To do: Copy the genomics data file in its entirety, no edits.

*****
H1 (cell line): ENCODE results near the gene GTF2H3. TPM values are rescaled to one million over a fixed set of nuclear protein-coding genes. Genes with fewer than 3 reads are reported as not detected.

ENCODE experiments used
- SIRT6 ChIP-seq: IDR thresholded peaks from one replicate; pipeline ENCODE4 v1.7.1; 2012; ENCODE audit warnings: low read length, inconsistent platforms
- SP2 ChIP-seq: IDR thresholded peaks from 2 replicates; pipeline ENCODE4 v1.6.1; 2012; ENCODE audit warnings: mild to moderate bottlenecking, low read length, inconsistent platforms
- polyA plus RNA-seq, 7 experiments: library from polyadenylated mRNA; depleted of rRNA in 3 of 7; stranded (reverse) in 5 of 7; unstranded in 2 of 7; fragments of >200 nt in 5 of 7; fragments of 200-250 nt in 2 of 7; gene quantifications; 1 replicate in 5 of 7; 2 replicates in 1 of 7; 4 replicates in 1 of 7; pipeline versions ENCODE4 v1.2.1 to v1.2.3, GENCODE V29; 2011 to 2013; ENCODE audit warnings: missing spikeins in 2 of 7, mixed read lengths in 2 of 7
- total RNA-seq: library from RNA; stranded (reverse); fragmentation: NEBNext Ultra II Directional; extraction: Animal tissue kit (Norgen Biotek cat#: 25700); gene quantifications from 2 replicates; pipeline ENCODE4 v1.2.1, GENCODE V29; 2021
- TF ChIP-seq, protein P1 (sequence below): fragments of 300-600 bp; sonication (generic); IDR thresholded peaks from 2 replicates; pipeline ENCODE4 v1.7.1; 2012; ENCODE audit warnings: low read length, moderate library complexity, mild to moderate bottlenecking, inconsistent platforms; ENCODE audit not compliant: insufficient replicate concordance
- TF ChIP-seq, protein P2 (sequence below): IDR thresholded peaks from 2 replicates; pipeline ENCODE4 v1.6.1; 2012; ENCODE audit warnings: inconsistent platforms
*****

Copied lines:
H1 (cell line): ENCODE results near the gene GTF2H3. TPM values are rescaled to one million over a fixed set of nuclear protein-coding genes. Genes with fewer than 3 reads are reported as not detected.

ENCODE experiments used
- SIRT6 ChIP-seq: IDR thresholded peaks from one replicate; pipeline ENCODE4 v1.7.1; 2012; ENCODE audit warnings: low read length, inconsistent platforms
- SP2 ChIP-seq: IDR thresholded peaks from 2 replicates; pipeline ENCODE4 v1.6.1; 2012; ENCODE audit warnings: mild to moderate bottlenecking, low read length, inconsistent platforms
- polyA plus RNA-seq, 7 experiments: library from polyadenylated mRNA; depleted of rRNA in 3 of 7; stranded (reverse) in 5 of 7; unstranded in 2 of 7; fragments of >200 nt in 5 of 7; fragments of 200-250 nt in 2 of 7; gene quantifications; 1 replicate in 5 of 7; 2 replicates in 1 of 7; 4 replicates in 1 of 7; pipeline versions ENCODE4 v1.2.1 to v1.2.3, GENCODE V29; 2011 to 2013; ENCODE audit warnings: missing spikeins in 2 of 7, mixed read lengths in 2 of 7
- total RNA-seq: library from RNA; stranded (reverse); fragmentation: NEBNext Ultra II Directional; extraction: Animal tissue kit (Norgen Biotek cat#: 25700); gene quantifications from 2 replicates; pipeline ENCODE4 v1.2.1, GENCODE V29; 2021
- TF ChIP-seq, protein P1 (sequence below): fragments of 300-600 bp; sonication (generic); IDR thresholded peaks from 2 replicates; pipeline ENCODE4 v1.7.1; 2012; ENCODE audit warnings: low read length, moderate library complexity, mild to moderate bottlenecking, inconsistent platforms; ENCODE audit not compliant: insufficient replicate concordance
- TF ChIP-seq, protein P2 (sequence below): IDR thresholded peaks from 2 replicates; pipeline ENCODE4 v1.6.1; 2012; ENCODE audit warnings: inconsistent platforms